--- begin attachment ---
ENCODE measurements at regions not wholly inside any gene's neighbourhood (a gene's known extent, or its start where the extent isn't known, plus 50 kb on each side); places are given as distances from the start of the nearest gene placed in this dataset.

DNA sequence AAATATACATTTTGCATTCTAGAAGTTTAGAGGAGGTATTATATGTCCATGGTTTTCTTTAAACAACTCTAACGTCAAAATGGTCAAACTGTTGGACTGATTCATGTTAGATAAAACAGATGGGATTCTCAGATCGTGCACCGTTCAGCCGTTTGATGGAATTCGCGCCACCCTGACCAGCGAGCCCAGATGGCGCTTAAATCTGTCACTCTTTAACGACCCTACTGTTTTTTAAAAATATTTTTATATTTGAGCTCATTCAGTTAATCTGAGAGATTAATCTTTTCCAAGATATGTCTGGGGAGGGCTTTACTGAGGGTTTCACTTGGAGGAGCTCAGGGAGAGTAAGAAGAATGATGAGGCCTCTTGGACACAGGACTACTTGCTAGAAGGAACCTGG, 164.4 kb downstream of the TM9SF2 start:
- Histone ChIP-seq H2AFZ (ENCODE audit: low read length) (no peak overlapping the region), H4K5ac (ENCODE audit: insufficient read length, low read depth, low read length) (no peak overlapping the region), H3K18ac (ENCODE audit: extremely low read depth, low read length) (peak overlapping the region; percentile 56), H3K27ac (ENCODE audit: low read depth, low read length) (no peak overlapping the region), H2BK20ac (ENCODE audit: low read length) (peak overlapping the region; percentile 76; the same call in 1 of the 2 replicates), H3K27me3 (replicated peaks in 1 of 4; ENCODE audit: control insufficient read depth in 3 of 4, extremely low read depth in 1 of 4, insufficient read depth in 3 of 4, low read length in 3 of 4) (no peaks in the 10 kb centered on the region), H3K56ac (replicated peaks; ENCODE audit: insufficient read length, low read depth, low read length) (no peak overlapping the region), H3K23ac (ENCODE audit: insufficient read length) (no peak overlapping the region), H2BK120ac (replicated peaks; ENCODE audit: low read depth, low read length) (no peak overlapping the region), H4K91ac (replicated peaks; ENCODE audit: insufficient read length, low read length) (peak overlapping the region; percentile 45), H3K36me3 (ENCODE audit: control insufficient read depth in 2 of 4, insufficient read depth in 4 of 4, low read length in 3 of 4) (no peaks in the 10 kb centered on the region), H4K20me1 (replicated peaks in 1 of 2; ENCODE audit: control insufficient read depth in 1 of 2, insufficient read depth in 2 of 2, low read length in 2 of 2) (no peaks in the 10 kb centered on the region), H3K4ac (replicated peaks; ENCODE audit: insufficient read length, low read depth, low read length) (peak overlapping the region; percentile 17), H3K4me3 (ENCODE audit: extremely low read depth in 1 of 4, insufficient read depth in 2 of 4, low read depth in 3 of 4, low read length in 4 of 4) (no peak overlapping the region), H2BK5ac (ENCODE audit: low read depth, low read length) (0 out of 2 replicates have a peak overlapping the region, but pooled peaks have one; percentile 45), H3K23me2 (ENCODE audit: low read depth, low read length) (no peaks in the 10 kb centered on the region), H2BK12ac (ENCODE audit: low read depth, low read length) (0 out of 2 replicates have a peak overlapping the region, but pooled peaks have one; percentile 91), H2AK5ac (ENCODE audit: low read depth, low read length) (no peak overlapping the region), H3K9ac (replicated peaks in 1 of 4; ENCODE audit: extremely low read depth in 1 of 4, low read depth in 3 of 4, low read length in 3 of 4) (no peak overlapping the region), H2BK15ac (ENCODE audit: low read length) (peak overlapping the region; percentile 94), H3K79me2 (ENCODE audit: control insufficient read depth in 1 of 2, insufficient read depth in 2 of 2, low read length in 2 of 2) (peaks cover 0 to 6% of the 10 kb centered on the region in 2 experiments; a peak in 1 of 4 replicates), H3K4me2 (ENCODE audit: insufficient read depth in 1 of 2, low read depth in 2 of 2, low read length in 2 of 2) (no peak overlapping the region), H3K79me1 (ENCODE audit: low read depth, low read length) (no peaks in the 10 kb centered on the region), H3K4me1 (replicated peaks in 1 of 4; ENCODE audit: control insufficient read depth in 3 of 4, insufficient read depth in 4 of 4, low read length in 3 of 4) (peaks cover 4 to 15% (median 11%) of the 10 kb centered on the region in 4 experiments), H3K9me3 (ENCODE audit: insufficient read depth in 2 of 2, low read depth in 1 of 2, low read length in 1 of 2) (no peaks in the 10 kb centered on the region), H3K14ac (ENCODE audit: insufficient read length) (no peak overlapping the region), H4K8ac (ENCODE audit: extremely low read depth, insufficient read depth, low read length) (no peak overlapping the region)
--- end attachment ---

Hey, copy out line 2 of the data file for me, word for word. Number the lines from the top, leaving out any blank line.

DNA sequence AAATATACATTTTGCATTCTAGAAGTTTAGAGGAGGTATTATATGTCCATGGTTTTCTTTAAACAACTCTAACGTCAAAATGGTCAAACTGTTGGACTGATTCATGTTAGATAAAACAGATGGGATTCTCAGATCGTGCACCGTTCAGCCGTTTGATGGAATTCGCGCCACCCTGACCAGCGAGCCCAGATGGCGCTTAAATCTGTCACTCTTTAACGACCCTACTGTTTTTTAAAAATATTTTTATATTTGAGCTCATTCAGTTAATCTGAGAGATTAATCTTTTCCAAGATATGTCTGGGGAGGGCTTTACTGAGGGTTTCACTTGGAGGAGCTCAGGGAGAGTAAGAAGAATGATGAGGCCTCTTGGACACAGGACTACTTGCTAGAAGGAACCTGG, 164.4 kb downstream of the TM9SF2 start: